Skip to Content

My Little Pet Dragon

My Little Pet Dragon by S.E. Gordon

Just $1.99 for your Kindle

The Canterbury Coven

Subscribe now to get the latest updates from S.E. Gordon

Now Available!

Literary Dynamite by S.E. Gordon

Now available on Amazon, Apple, Barnes & Noble, Kobo, Smashwords, Lulu, Scribd and Tradebit

Literary Dynamite

Literary Dynamite by S.E. Gordon

Just 99 cents for your Kindle or Nook!

Useful Resources

Advertisements

Sebuah Buku Kecil Tentang Mu (A Little Book About You) (Indonesian Edition)

The Indonesian language version of A Little Book About You is available exclusively on segordon.com.

Buy the Indonesian language version of A Little Book About You now!

Purchase Blood Awakening by Wenona Hulsey

Buy it now! Kindle Nook Smashwords




Advertisement

Advertisement

Home > The Canterbury Coven

The Canterbury Coven by S.E. GordonVampires Have Descended Upon England

And it is up to a cantankerous editor of a local newspaper to unravel the mystery behind the reclusive coven before they wipe out all of Canterbury.

This is a work in progress. For any suggestions, improvements, criticism, or praise, please e-mail me. To keep up with the latest updates, you can also subscribe to the RSS feed.


Bookmark and Share

Part I: Enigma

Chapter 1: Spy

August 30 at 7:30 PM

Town Square

Photo courtesy of DepositPhotos.com

‘Twas an accident, I confess. Not sure where to begin, so let me just jump right in. I caught her spying on me through the window that eve as I poured over edits of The Canterbury Chronicle. As I hurried to bolt the door, the pale shadow slipped inside, combing her blonde locks with her fingers.

“Do not be frightened, dear. I am an admirer,” she murmured, licking the keen point of her incisors with her tongue. “Pity I have had to savor your work from afar, pondering every word, every subtle turn of phrase. No longer.” She advanced me. “Is that tomorrow’s edition?”

“Yes.” I steadied my trembling hands.

“Good, then I have a story for you: the wisdom of an old, enlightened soul,” she mused.

“Very well.” I backed into my desk. “Who would you like me to interview?”

“Myself, of course.” She lifted her crimson dress, and eased into the chair.

“Right.” I lumbered around the desk, and plopped down in my padded armchair. “Well then, tell me about yourself.” I grabbed a quill.

“Hopefully you will not ask my age,” she smiled, her gold eyes sparkling.

“How about your name?”

“There have been many over the years: Evaline, Saffrey, Marion, bitch, hag, slut…but you may call me Delilah.”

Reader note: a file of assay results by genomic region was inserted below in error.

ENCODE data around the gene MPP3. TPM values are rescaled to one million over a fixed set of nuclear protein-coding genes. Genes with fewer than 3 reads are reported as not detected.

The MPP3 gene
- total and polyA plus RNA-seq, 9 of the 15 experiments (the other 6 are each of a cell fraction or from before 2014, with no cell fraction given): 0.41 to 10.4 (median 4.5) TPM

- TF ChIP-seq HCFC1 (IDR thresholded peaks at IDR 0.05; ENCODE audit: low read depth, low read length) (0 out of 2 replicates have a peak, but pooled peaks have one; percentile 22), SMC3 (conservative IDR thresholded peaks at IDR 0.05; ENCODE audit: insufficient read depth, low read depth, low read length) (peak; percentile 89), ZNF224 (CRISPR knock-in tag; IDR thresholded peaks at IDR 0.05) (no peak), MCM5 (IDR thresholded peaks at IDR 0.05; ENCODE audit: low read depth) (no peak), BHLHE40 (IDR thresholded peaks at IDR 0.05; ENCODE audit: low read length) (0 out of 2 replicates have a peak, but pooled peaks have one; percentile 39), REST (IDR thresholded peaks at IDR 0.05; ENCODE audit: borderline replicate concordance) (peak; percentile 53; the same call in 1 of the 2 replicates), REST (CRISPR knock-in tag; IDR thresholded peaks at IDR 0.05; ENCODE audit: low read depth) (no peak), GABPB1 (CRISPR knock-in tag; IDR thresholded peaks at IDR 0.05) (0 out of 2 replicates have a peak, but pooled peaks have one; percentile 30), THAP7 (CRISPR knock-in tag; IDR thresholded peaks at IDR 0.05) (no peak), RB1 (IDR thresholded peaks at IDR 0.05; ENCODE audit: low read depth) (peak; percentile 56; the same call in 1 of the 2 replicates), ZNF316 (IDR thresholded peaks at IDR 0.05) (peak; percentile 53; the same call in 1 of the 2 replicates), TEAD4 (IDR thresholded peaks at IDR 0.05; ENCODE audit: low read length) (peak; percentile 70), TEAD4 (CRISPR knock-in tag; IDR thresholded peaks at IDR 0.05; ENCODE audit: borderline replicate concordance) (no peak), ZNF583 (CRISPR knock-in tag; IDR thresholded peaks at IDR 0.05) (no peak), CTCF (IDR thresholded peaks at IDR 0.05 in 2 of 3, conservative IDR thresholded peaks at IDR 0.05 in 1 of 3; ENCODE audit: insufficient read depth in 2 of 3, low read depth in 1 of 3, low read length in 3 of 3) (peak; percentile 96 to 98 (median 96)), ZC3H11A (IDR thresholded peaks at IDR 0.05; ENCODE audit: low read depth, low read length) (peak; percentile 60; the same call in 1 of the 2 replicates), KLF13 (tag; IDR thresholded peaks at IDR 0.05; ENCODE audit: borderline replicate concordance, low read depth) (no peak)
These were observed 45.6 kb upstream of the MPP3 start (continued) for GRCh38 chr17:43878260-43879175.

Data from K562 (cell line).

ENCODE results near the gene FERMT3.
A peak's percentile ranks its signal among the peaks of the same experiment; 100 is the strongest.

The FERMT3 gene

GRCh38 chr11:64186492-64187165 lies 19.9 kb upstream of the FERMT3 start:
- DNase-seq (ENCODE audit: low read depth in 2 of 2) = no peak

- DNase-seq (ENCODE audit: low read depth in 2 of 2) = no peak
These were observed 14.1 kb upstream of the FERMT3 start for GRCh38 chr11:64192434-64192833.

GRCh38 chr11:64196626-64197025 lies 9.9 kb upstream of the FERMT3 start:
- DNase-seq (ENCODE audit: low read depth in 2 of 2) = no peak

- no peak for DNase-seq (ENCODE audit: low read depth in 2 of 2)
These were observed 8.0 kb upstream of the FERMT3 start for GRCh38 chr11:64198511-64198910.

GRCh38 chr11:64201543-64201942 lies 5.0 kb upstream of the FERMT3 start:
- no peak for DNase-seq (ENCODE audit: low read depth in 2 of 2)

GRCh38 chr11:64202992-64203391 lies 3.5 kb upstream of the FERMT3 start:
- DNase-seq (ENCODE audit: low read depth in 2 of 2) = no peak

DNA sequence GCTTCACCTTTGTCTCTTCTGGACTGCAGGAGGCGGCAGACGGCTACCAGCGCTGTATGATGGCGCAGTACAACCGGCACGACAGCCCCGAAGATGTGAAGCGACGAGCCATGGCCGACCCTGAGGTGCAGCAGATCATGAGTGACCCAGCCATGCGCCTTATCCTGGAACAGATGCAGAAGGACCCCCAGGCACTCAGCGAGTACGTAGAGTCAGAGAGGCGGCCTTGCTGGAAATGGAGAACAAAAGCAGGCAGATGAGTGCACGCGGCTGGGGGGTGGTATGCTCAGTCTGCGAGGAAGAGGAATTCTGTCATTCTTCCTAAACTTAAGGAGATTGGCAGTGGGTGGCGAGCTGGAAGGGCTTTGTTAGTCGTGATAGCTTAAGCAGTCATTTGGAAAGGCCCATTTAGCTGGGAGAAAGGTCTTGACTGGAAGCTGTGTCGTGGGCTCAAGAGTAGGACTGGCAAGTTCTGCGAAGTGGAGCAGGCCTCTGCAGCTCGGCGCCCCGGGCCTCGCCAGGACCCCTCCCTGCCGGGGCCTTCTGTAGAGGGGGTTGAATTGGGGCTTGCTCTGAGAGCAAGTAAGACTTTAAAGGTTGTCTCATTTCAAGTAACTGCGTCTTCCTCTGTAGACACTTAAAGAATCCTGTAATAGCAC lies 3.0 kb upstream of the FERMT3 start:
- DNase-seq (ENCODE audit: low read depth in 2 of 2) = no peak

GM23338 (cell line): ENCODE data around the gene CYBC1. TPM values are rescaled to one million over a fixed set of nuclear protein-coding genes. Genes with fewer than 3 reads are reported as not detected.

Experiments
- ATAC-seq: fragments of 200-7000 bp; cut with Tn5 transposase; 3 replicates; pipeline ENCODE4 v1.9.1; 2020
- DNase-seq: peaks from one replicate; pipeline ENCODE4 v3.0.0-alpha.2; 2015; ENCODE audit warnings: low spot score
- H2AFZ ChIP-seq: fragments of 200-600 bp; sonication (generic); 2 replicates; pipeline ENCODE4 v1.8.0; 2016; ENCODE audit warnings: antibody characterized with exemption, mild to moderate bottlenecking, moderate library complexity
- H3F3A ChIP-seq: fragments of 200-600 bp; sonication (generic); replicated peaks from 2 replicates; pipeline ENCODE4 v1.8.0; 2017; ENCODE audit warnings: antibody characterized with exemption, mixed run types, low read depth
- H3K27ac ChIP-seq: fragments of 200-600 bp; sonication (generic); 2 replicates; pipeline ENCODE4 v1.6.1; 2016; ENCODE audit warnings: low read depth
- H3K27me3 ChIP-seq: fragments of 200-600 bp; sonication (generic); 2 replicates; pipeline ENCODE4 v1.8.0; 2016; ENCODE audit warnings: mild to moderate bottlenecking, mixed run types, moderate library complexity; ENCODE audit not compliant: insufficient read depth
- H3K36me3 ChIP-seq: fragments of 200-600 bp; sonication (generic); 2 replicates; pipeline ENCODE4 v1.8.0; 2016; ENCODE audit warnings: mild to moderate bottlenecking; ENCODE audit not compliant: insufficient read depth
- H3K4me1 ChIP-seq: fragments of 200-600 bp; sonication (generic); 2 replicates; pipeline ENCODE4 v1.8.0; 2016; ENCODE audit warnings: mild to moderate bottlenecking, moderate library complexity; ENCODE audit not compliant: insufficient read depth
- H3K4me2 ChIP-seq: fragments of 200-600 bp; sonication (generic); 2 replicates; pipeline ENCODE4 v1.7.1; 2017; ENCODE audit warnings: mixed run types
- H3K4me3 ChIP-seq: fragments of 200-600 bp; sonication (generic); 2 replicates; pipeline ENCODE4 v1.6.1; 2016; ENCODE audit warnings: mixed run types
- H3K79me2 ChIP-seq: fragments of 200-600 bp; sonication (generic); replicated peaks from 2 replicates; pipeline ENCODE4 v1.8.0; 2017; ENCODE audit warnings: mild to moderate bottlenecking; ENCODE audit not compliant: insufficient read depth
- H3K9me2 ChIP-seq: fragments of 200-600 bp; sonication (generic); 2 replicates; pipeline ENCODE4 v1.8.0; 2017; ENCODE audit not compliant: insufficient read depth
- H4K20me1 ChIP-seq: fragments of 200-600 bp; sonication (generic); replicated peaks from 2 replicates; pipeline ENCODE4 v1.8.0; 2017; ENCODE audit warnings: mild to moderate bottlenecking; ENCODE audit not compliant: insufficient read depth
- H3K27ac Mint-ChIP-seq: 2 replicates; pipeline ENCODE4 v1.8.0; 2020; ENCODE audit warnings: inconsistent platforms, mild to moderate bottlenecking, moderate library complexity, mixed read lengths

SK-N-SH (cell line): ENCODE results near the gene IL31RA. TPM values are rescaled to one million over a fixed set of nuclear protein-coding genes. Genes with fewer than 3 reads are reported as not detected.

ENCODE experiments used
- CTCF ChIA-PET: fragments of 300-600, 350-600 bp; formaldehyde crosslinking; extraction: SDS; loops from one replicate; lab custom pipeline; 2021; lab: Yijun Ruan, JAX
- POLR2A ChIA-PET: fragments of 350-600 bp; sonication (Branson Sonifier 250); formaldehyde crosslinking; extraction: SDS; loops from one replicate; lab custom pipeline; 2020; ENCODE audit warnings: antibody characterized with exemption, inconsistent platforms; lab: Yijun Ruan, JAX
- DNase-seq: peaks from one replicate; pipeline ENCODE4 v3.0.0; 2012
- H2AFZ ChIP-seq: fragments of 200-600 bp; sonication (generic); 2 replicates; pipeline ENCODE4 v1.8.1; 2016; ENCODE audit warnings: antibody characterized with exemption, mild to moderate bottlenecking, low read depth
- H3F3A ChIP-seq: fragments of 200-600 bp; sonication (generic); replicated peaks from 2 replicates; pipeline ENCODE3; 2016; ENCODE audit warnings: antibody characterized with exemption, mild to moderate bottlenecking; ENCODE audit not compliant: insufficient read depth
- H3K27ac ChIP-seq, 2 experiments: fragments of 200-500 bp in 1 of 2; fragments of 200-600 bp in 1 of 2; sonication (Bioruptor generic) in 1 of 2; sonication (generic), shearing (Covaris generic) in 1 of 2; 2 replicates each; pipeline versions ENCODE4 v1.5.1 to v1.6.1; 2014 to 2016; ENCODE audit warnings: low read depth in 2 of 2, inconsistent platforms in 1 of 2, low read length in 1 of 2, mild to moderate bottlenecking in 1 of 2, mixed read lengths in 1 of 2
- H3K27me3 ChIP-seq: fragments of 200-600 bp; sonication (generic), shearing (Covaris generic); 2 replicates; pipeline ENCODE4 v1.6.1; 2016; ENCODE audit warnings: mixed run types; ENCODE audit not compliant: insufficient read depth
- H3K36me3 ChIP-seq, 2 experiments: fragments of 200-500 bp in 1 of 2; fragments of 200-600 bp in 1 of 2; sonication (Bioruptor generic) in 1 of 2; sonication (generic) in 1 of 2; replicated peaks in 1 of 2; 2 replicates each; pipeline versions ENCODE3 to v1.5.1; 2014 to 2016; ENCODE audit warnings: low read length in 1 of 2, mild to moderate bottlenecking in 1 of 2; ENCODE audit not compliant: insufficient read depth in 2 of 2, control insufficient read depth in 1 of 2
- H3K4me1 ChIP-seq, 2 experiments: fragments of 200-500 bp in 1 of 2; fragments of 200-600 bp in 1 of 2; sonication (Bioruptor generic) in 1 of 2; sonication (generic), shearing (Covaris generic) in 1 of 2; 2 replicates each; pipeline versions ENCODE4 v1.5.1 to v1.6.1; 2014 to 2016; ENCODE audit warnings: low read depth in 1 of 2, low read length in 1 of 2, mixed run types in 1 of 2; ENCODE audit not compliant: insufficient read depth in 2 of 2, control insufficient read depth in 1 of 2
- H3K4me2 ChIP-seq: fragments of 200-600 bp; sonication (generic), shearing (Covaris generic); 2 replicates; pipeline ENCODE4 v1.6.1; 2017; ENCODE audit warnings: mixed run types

“So, Deliliah-”

“Your eyes do not deceive you.” She cut in.  “I am a vampire. For the past month I have lived among you, but I am not the only, nor the eldest.”

Icy beads of sweat trickled down my spine. “There are more?”

“Ask yourself, Mr. Bundt: is it a coincidence that The Chronicle is an evening paper?”

“It is my paper. I do with it as I please,” I balked.

“Then why not a morning paper?” The vampire eyed me curiously. “How did you arrive at this?”

“We conducted a survey, asking subscribers which they preferred.”

“And?”

“Overwhelmingly they prefer an evening paper, but that’s besides the point. I myself prefer an afternoon deadline so that I do not stay up all night.”

“Yet despite such deadlines, you still find yourself laboring through the night. This I know. I have been watching you the past few moons,” she chuckled.

“So you have come to Canterbury to prove the conspiracy of the evening post?” I set my quill aside.

“I am here to offer names, and in addition, my story,” she replied.

“I cannot afford to become the target of some secret society that does not wish to be exposed. If they do exist, they will come for you as well.”

“One can only hope,” Delilah grinned.

“Not another word.” I stood. “A pleasure meeting you, Miss Delilah, but I am better off entertaining the notion that there are no vampires living in Canterbury, even if they do in fact exist. Good evening.” I nodded.

In the blink of an eye, she jumped across the desk and seized my neck. “As if you have a choice in the matter,” she sneered. “Do not make me stain my dress. I have grown quite fond of her. Tell me, Edgar, how is your darling Maggie? I am told she has a birthday in the coming days. I will craft her a gift that she never forgets.” She tightened her grip.

“You wretched whore,” I choked.

“Please, call me Delilah.”